the unfortunates

B.S. Johnson’s 1969 The Unfortunates comes in a box.  It is mostly unbound, consisting of 27 booklets, usually about 6 or 7 pages in each.  There is one marked “First” and one marked “Last,”  but the other 25 are not numbered or marked by anything but a circular icon.  (The First’s circle is an empty outline, the Last’s is simply filled in, solid black.  Sound familiar? Anyway the others look like clipart flowers.) They are to be shuffled and read in any order possible–the publisher’s notes also promise that the order in which they are purchased is “random”  (Using inverted commas here in case one of you also has a physics background and wants to yell at me for possibly misusing the word.)  The tone of the book is extremely melancholy, to borrow Steve’s word, much like House of Leaves and Gen X, to borrow his observation.  End book report.

The Unfortunates‘ ripe old age of 41 seems to further complicate our already problematic discussion of the terms post-print, (a- non- un-) linear and co.  The book is read from the first word to the last without jumping around once you’ve settled on the order in which to read the booklets–those words even remain the same.  The reader still gets the same information, and certainly many readers will even get it in the same orders (25×25=625, the ‘book’ wasn’t a huge success but it definitely broke that low celing) But its clever stance of the publication process and book-binding certainly feels like it qualifies it for the postprint team, especially if we are going to call xkcd (which also has a first, last and a “random” order option for the rest) and house of leaves (which, as professor pointed out last week, only has one route if all the signs are observed (said knowing that this is probably another joke: while most people don’t read it in exactly the order the book suggests, there is still a “right path”) postprint.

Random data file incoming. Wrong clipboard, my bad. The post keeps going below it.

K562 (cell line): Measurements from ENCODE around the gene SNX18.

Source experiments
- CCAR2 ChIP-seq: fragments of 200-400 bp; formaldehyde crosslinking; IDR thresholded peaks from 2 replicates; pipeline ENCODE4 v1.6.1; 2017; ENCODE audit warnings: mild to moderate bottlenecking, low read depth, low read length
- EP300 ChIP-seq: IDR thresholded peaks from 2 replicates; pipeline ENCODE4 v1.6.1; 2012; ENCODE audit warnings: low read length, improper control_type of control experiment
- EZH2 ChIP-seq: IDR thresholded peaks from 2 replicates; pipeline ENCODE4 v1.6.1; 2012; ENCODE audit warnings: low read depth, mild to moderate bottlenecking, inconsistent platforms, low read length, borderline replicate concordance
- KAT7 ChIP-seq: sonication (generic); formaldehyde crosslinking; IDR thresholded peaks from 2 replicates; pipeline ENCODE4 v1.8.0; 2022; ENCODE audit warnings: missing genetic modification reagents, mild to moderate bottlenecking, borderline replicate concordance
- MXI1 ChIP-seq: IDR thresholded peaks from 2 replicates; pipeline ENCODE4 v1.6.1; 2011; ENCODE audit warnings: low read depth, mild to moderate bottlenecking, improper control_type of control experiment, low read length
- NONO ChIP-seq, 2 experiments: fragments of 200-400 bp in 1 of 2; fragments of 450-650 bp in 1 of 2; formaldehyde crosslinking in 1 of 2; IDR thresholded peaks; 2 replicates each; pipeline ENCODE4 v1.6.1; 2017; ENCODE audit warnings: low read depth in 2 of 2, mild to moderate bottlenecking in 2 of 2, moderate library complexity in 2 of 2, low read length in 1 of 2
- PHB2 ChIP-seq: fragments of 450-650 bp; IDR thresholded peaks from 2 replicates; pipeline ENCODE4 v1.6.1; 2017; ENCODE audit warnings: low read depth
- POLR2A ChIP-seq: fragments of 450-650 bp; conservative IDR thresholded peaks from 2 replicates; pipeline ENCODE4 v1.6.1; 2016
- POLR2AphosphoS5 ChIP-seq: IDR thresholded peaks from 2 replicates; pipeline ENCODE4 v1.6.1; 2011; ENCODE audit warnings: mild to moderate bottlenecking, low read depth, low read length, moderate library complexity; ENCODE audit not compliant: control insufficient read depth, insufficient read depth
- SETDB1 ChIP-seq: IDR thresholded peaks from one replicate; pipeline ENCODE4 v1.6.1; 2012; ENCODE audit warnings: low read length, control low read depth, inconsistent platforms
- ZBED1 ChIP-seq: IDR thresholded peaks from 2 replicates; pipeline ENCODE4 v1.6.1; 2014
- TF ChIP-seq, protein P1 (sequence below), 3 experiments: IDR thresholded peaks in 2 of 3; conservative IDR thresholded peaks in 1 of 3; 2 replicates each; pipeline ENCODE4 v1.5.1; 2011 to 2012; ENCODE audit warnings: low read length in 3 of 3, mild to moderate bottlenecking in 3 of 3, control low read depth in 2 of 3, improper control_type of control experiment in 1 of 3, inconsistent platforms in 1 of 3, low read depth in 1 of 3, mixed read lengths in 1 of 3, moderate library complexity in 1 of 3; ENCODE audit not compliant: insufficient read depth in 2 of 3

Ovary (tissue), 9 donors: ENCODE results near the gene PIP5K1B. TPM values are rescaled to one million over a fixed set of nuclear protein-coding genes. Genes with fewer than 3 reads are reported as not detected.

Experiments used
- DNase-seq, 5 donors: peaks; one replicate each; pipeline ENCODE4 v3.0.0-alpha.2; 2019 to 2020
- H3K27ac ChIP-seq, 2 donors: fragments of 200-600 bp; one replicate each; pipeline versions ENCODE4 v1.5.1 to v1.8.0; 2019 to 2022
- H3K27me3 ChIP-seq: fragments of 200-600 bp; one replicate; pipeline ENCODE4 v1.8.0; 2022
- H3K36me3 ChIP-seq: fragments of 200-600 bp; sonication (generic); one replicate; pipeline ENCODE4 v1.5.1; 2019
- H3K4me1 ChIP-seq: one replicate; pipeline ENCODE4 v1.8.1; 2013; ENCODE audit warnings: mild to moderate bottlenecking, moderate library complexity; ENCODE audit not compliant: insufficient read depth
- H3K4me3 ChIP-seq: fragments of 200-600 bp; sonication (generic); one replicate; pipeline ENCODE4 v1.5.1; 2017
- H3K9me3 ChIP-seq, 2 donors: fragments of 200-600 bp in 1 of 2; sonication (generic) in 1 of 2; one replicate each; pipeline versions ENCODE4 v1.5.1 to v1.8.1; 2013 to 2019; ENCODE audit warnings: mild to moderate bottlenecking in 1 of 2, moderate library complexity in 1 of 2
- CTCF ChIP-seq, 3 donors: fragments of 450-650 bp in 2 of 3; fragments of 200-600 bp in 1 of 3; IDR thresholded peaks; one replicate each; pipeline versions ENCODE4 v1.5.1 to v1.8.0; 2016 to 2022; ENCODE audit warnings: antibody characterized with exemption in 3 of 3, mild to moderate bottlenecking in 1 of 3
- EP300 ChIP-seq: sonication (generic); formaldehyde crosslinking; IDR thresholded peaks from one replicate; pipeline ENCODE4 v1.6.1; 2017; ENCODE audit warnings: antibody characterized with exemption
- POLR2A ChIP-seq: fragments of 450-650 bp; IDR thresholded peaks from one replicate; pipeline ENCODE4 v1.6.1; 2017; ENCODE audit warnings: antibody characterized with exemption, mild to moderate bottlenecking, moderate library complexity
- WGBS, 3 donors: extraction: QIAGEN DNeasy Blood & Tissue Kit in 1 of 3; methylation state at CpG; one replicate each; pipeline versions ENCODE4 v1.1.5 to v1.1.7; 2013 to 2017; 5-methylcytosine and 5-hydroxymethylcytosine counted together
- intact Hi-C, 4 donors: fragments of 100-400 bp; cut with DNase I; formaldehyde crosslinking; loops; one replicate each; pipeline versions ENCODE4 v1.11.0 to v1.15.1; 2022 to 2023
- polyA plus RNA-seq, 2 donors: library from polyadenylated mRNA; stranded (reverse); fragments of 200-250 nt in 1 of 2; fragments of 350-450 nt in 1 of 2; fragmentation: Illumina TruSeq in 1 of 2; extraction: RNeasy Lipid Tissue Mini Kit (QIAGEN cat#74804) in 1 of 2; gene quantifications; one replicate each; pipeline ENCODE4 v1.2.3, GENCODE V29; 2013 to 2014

So is it just the shift from paper to screen that brings the change?  From one of screen to another?

I really cannot think right now my head is killing me, so I’ll continue this tomorrow.

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~ by dukerogersnelson on March 22, 2010.

 
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